As someone who lives with Cerebral Palsy, my independence is important to me. I’ve written on my blog in the past about why the possibility of living in a nursing home terrifies me. Thankfully, Medicaid makes it possible for me to live in my own apartment in my hometown.
The PCA program run by MassHealth pays my PCAs to help me with activities of daily living such as toileting, showering, and meal preparation. I am grateful that my PCA provides around-the-clock care for me. If I need to go to the bathroom in the middle of the night, he is there to help me.
As grateful as I am for my PCA’s care, depending on someone else to help you live your life is difficult sometimes. Cerebral Palsy prevents me from being able to drive. I’d love to go to the grocery store or the mall on my own sometimes. Coordinating my schedule with his can be a challenge. He is very flexible, but we each have our own lives. Occasionally, I worry that he sees me as a burden. There are times when I choose not to go out because I don’t want him to have to drive me all over town.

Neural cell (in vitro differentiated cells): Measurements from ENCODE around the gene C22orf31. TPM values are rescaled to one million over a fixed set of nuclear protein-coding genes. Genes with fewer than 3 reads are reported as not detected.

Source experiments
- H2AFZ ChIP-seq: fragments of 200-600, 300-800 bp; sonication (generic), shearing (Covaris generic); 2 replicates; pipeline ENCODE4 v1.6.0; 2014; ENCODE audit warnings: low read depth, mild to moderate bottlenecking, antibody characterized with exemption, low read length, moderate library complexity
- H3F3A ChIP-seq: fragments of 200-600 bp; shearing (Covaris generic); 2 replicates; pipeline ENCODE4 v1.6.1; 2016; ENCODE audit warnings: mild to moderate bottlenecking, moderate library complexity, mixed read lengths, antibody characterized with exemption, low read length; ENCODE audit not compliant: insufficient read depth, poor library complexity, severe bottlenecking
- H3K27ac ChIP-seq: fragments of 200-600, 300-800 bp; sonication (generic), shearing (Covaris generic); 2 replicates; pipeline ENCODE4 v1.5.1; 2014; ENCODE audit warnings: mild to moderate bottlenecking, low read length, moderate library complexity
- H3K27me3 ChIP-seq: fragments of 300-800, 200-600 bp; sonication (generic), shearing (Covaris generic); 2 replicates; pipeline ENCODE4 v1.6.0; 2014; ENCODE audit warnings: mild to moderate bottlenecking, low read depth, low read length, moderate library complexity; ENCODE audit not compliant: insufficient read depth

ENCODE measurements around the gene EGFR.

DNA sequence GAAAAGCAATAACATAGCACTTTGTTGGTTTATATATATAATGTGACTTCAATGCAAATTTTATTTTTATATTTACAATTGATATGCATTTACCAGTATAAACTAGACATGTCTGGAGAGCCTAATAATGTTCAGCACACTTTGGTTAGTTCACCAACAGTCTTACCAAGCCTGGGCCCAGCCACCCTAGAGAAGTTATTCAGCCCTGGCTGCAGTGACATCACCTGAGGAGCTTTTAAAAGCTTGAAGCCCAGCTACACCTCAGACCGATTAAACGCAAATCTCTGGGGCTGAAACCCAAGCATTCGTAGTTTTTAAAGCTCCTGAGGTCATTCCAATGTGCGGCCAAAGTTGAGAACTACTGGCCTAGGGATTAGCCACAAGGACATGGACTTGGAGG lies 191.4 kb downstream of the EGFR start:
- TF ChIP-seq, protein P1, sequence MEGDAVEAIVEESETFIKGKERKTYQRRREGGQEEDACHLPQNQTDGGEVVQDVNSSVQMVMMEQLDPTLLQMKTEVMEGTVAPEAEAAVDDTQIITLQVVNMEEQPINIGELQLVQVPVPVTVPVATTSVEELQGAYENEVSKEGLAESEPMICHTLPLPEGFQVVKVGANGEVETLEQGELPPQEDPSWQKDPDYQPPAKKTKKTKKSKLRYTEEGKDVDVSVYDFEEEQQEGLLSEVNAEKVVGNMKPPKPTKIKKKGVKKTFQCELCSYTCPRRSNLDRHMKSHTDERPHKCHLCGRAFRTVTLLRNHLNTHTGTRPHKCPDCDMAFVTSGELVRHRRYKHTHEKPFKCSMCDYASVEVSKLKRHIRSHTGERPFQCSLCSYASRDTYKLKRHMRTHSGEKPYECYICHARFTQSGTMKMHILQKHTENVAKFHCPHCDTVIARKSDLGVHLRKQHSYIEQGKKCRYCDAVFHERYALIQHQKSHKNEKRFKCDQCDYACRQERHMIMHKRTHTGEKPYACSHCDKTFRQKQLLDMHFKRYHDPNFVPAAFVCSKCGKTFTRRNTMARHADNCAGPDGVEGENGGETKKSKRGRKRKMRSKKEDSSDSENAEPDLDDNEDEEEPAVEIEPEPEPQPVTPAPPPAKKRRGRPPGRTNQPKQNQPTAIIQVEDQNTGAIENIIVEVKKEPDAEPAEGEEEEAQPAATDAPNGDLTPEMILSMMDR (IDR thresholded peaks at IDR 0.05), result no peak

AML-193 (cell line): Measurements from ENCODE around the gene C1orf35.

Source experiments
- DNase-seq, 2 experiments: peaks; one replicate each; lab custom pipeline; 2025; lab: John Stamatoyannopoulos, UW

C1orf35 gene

Most recently, I felt terrible when I had to fundraise for the seat elevator on my newest power wheelchair. I didn’t like asking my community for help covering a medical expense, especially because my insurance covered the seat elevator on my first power wheelchair. I am thankful that members of my community raised the money, but I wish I never had to set up a GoFundMe page, to begin with.
When I was growing up, this feeling was much more intense. My whole life, I have always felt like a burden to my family. My family members have always helped me. I’ve always wanted to be able to help my family as much as they’ve helped me. When my classmates started working part-time jobs in high school, I wanted to join them. But it wasn’t just for the sake of saving money that I wanted to do it. I wanted to be able to help support my family.
In particular, my parents have always been there for me. They were the ones who took me to St. Louis for my Selective Dorsal Rhizotomy in 2005, outpatient PT appointments, and to Children’s Hospital Boston numerous times since 2009. They did this while working full time and raising their two daughters. I am forever grateful to them for their devotion and sacrifice.
Interdependence is complex, but everybody needs help sometimes. I wouldn’t be where I am today without my community’s support. I am blessed to have the support that I have had. Everybody is worthy and offers something to the world.